HTN FINAL EXAM

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jaimee781
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HTN FINAL EXAM
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2011-05-15 22:25:28
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  1. When were the first cholesterol drugs available? What were they?
    • 1960s
    • Bile sequestrans
  2. When did NCEP release it first report?
    1970s
  3. What does NCEP stand for?
    National Cholesterol Education Program
  4. When did NCEP issue its second report?
    1993
  5. When did NCEP issue its third report (Adult Treatment Panel III)?
    2001. Called for more aggressive evaluation and treatment of lipid levels
  6. Effect of hypothyroidism on lipid levels.
    Screening tests
    • INCREASE TC
    • INCREASE TG

    TSH
  7. Effect of DM and Metabolic Syndrome on lipids levels.
    Screening tests
    • INCREASE TC
    • INCREASE TG
    • DECREASE HDL

    HgbA1C, glucose
  8. Effect of obstructive liver disease on lipid levels.
    Screening tests
    Increase TC

    LFT
  9. Effect of CRF on lipid levels.

    Screening tests.
    • Increase TC
    • Increase TG

    Serum creat, GFR, CrCl
  10. Effect of nephrotic syndrome on lipid levels.

    Screening tests
    Increase TC

    UA for increase protein, Serum albumin (decrease)
  11. Effect of cushings disease on lipid levels

    Screening tests
    • Increase TC
    • Increase TG

    24 urine collection for cortisol levels
  12. Effect of pregnancy on lipid levels
    Increase TC (measure 3-4 months postpartum)
  13. Effect of obesity on lipid levels
    • Increase TG
    • Decrease in HDL
  14. Effect of ethanol on lipid levels
    • Increase TG
    • Increase HDL
  15. Effect of sedentary lifestyle on lipid levels
    Decrease in HDL
  16. Effect of illness (eg MI, CVA, sx, trauma, malignancy, infection) on lipid levels
    Decrease TC (by equal to or less than 40%)

    Must be measured within 12h of the event
  17. Factors that can increase TG
    • 1) Not fasting
    • 2) ETOH. Ask to abstain 3 months before testing
    • 3) DM with poor glycemic control
    • 4) High amts of added sugar or fructose
  18. How often do you screen healthy adults for lipids?
    every 5 years
  19. Lipoprotein levels as part of bld test. Must fast 12h for accurate TG levels
  20. Why would you test LFT?
    • 1) Could indicate liver dysfxn
    • 2) Baseline needed for statins, niacin, and fibrates
  21. Why would you test glucose?
    To screen for DM. Can affect LDL goal
  22. Why would you test serum creatinine
    It affects dosing of fibrates
  23. Why would you test uric acid?
    Niacin may increase uric acid levels and gout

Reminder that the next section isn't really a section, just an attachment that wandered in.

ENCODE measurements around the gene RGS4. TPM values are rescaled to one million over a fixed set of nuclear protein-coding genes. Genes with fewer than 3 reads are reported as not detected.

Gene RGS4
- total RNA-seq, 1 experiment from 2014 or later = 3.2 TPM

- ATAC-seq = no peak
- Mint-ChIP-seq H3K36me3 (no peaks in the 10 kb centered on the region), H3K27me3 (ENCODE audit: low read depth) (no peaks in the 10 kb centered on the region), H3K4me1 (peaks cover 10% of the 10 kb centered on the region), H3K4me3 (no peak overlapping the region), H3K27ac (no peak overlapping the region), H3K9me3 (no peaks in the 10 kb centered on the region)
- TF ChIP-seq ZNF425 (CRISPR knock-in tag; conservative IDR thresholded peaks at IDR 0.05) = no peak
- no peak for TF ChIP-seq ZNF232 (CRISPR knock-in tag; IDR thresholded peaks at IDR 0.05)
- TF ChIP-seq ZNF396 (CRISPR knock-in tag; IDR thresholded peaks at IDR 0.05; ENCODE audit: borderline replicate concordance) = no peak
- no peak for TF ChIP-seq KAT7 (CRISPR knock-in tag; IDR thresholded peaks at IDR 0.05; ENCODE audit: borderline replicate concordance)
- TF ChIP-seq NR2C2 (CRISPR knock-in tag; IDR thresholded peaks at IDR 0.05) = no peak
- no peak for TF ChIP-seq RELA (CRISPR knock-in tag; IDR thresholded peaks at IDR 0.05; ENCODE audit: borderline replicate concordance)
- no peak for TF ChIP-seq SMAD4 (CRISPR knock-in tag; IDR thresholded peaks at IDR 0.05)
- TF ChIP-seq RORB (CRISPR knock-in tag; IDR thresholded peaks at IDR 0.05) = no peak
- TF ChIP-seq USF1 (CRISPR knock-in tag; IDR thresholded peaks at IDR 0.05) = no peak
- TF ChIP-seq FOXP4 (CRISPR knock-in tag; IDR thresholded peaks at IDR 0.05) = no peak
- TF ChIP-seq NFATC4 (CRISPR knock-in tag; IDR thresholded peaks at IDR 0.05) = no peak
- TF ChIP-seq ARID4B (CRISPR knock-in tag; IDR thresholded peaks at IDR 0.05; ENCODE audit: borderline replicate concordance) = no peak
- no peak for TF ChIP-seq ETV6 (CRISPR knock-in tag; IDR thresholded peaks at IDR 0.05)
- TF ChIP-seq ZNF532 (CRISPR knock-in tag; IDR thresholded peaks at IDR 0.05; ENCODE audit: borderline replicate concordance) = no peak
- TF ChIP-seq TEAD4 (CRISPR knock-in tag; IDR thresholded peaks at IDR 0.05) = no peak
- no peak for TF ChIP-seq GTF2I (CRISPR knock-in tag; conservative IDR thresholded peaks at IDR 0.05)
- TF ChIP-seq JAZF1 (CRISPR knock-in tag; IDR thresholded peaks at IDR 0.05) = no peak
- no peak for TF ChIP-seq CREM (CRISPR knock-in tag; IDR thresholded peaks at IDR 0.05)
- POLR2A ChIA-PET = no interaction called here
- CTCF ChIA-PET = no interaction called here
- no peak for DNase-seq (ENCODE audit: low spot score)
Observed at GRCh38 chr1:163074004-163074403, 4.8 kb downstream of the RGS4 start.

24. RISK FACTORS:
    (There are five)
    • 1) Age (Men > or equal to 45, Women > or equal to 55)
    • 2) Smoking
    • 3) HDL (<40mg/dl). Subtract one RF if HDL is > or equal to 60.
    • 4) HTN or treatment (> or equal to 140/90)
    • 5) Family hx of CHD in first degree relative. MI or sudden cardiac death
  25. CHD
    • 1) MI
    • 2) Angina (stable or unstable)
    • 3) Angioplasty
    • 4) CABG
  26. CHD Risk Equivalent
    • 1) DM
    • 2) PAD
    • 3) AAA
    • 4) Symptomatic carotid disease (e.g TIA)
    • 5) > or equal to 2 RF and a 10year risk for CAD that is >20%
  27. What is categorized as HIGH RISK?
    What is the LDL goal?
    When do you start TLC?
    When do you start drug rx?
    • 1) CHD, CHD risk equivalent, > or equal to 2 RF and a 10 year risk >20%
    • 2) < 100, but optimal < 70
    • 3) > or equal to 100
    • 4) > or equal to 100

    Start rx and TLC at same time
  28. What is categorized as MODERATE HIGH RISK?
    What is the LDL goal?
    When do you start TLC?
    When do you start rx?
    • 1) > or equal to RF and a 10yr risk 10-20%
    • 2) < 130, but optimal <100
    • 3) > or equal to 130
    • 4) > or equal to 130. Consider if 100-129.
  29. What is categorized as MODERATE RISK?
    What is the LDL goal?
    When do you start TLC?
    When do you start rx?
    • 1) > or equal to 2RF and a 10 year risk of <10%
    • 2) <130
    • 3) > or equal to 130
    • 4) > or equal to 160
  30. What is categorized as LOW RISK?
    What is the LDL goal?
    When do you start TLC?
    When do you start rx?
    • 1) 0-1 RF and a 10 year risk of <10%
    • 2) <160
    • 3) > or equal to 160
    • 4) > or equal to 190. Consider if 160-189
  31. When should you consider optimal LDL goals?
    • 1) Multiple RF, esp DM
    • 2) Severe, or poor controlled RF, esp smoking
    • 3) ACS
    • 4) Metabolic syndrome
  32. Criteria for Metabolic Syndrome
    • 1) Waist (Men >40 and women >35)
    • 2) TG > or equal to 150
    • 3) HDL (Men <40 and women <50)
    • 4) BP > or equal to 130/85
    • 5) FBS > or equal to 100
  33. Recommended cholesterol intake and its sources
    • <200mg/day.
    • Animal products
  34. Recommended saturated fat intake and its sources
    • <7% of total calories
    • Coconut, palm, animal fat
  35. Recommended polyunsaturated intake and sources
    • <10% of total calories
    • corn, sunflower, cottonseed oil